The Legislature seeks to repeal the current state song and create a State Songs Study Committee. Azar’s “One Mississippi” could be one of many state songs.

Tucked away in Sections 5 through 7 of a conference report for tourism funding (HB 453) is the Mississippi Legislature’s compromise to do away with the current state song, “Go, Mississippi.”

Speaker Philip Gunn filed a bill early in the 2022 session to designate Steve Azar’s “One Mississippi” as the new state song. That song was written at the request of former Governor Phil Bryant to commemorate the state’s bicentennial anniversary. That bill was not well received in the Senate and was amended to create a study committee to allow for multiple state songs to be adopted, perhaps as it was suggested by genre. Those talks initially died in conference.

READ MORE: State Song Showdown – “Go, Mississippi” vs. “One Mississippi”

However, as is often the case, the idea was not “dead, dead, dead” as lawmakers say. The effort was resurrected and attached to the tourism funding conference report referenced above, ultimately receiving votes of approval in both the House and the Senate on Thursday.

Here is what the agreement on the state song does:

  • Chapter 654 which designated “Go, Mississippi” as the official song of the State of Mississippi would be repealed.
  • The Legislature states that it is their desire to provide the state with numerous state songs so that Mississippians may enjoy state songs that are appropriate for all occasions, events and daily activities.
  • The lyrics and music to the song “One Mississippi,” written by Steve Azar, would be designated as the contemporary music genre official song of the State of Mississippi, and until others are adopted, would be the only state song noted in law.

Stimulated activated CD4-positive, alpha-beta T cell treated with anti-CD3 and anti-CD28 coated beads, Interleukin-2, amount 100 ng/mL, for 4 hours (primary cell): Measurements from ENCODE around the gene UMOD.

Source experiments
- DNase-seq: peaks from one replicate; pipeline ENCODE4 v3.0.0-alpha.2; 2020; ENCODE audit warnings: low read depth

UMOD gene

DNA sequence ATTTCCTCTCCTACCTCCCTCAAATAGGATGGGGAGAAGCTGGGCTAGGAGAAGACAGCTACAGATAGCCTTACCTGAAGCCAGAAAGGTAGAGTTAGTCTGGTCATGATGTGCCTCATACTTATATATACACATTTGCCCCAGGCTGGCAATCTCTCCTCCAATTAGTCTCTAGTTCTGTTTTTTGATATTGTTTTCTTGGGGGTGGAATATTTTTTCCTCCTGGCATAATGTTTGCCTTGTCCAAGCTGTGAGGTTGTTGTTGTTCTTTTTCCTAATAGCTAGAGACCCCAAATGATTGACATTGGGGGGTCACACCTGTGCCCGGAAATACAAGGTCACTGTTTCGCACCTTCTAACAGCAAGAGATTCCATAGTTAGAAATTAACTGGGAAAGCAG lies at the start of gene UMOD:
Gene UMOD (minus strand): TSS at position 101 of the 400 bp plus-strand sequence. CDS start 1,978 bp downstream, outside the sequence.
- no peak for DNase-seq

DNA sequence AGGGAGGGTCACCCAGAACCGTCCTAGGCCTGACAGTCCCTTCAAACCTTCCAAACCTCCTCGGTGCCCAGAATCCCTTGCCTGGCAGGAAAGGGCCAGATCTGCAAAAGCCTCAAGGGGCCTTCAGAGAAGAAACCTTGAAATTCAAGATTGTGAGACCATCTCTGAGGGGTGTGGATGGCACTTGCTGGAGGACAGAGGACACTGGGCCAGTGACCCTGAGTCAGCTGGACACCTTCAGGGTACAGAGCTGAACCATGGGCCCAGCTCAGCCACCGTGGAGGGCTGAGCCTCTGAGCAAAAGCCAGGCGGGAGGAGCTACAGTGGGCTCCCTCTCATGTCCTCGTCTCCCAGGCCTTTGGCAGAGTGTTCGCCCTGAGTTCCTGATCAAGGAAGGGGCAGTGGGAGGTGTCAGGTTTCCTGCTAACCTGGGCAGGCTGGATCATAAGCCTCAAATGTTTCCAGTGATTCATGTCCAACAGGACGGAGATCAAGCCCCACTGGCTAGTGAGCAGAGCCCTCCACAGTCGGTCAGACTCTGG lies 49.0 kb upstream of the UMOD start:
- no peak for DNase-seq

• A Mississippi State Songs Study Committee would be created for the purpose of developing and reporting to the Legislature its recommendation for various genres of official songs of the State of Mississippi, including, but not limited to, country, rhythm and blues, rock and roll and gospel.

The State Songs Study Committee would consist of the following persons:

  • Director of the Division of Tourism at the Mississippi Development Authority
  • Executive Director of the Mississippi Tourism Association
  • Chairmen of the House and Senate Tourism Committees
  • Executive Director of the Mississippi Arts Commission
  • Director of the Two Mississippi Museums

The Committee is to make a written recommendation for the various genres of official songs for the State of Mississippi to be presented to the Legislature not later than December 31, 2022. The members of the Committee will not receive compensation but may receive reimbursement for mileage and actual expenses.

If it is agreed to by Governor Tate Reeves, the legislation would go into law July 1, 2022.

The current state song, “Go, Mississippi,” has come under fire in recent months as it is a relic of the Civil Rights era with questionable origins, to hear some tell it. It was written by William Houston Davis and was adopted as the state song of Mississippi in 1962. Davis was born in Oklahoma in 1914 and moved to Mississippi in 1942. He was a teacher, drummer, arranger and composer. He was recognized in Ripley’s Believe It or Not! in 1938 for having held a drum roll for 6 hours, 30 minutes, and 20 seconds. Later in his life, he served as Justice of the Peace in Hinds County and ran unsuccessfully for Mayor of Jackson. Davis died in 1987.

Here is “Go, Mississippi” as performed by Rick Pickren.

If the legislation passed Thursday is signed by Governor Reeves, “One Mississippi” written by Azar will be the lone state song until others are adopted.

Azar is a country music singer, songwriter, and producer from Greenville. His hit single “I Don’t Have To Be Me (‘Til Monday)” received three BMI Million-Air awards for over 3 million in air plays and is one of the top five most played songs of the past decade on country radio. He and his wife started the Steve Azar St. Cecilia Foundation in 2006 to raise funds for charitable organizations, particularly in the Delta region that aid sick, disadvantaged and abused children.

Azar is currently also the host of SuperTalk Radio’s “In a Mississippi Minute” where he is billed as the Music and Culture Ambassador of Mississippi.